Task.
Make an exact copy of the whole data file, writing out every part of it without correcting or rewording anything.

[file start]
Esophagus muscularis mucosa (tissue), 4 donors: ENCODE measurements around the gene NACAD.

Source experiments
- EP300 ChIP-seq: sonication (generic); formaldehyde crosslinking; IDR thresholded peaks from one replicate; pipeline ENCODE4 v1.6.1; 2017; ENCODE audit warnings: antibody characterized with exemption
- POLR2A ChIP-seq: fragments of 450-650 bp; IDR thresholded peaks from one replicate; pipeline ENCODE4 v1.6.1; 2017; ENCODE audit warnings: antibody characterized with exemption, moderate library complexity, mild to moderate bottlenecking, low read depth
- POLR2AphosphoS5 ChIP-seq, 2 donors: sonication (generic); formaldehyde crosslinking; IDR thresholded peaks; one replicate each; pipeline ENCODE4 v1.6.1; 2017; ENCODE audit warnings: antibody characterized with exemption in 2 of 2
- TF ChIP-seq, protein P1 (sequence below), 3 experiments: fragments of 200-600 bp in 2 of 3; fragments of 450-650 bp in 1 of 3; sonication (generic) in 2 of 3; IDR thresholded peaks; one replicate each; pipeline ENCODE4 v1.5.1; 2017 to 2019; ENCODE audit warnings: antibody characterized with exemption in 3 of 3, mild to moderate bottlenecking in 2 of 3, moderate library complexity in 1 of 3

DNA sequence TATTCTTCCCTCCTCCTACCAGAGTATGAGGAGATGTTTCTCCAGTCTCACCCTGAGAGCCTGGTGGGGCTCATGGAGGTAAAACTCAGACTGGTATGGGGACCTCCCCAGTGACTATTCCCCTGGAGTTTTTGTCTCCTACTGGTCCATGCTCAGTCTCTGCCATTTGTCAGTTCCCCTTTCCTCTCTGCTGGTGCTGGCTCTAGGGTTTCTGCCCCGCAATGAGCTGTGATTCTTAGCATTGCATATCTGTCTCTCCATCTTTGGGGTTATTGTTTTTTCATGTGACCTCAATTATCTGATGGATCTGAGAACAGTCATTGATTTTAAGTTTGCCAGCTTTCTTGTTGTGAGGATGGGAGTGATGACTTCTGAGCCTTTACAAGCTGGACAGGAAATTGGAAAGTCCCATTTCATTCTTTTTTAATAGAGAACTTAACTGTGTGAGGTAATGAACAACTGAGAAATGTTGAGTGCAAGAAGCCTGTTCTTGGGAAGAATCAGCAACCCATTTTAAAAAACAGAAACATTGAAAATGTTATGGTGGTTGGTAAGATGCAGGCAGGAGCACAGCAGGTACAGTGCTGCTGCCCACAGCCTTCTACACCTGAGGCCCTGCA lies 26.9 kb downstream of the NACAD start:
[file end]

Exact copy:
Esophagus muscularis mucosa (tissue), 4 donors: ENCODE measurements around the gene NACAD.

Source experiments
- EP300 ChIP-seq: sonication (generic); formaldehyde crosslinking; IDR thresholded peaks from one replicate; pipeline ENCODE4 v1.6.1; 2017; ENCODE audit warnings: antibody characterized with exemption
- POLR2A ChIP-seq: fragments of 450-650 bp; IDR thresholded peaks from one replicate; pipeline ENCODE4 v1.6.1; 2017; ENCODE audit warnings: antibody characterized with exemption, moderate library complexity, mild to moderate bottlenecking, low read depth
- POLR2AphosphoS5 ChIP-seq, 2 donors: sonication (generic); formaldehyde crosslinking; IDR thresholded peaks; one replicate each; pipeline ENCODE4 v1.6.1; 2017; ENCODE audit warnings: antibody characterized with exemption in 2 of 2
- TF ChIP-seq, protein P1 (sequence below), 3 experiments: fragments of 200-600 bp in 2 of 3; fragments of 450-650 bp in 1 of 3; sonication (generic) in 2 of 3; IDR thresholded peaks; one replicate each; pipeline ENCODE4 v1.5.1; 2017 to 2019; ENCODE audit warnings: antibody characterized with exemption in 3 of 3, mild to moderate bottlenecking in 2 of 3, moderate library complexity in 1 of 3

DNA sequence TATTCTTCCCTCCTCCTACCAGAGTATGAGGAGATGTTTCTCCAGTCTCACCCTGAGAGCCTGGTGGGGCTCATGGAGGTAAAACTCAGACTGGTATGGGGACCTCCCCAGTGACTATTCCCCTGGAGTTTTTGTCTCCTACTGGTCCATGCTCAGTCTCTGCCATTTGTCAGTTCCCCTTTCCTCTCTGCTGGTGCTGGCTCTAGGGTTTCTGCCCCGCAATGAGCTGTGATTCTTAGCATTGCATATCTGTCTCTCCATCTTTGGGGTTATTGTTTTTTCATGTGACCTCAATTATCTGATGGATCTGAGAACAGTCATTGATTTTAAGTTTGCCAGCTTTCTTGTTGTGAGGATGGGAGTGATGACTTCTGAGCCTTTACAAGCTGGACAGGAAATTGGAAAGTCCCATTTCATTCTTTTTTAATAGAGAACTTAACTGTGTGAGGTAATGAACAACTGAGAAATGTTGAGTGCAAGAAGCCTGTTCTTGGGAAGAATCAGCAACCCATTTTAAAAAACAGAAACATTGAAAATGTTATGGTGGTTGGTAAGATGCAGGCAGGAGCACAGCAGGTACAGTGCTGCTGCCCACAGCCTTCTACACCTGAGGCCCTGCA lies 26.9 kb downstream of the NACAD start: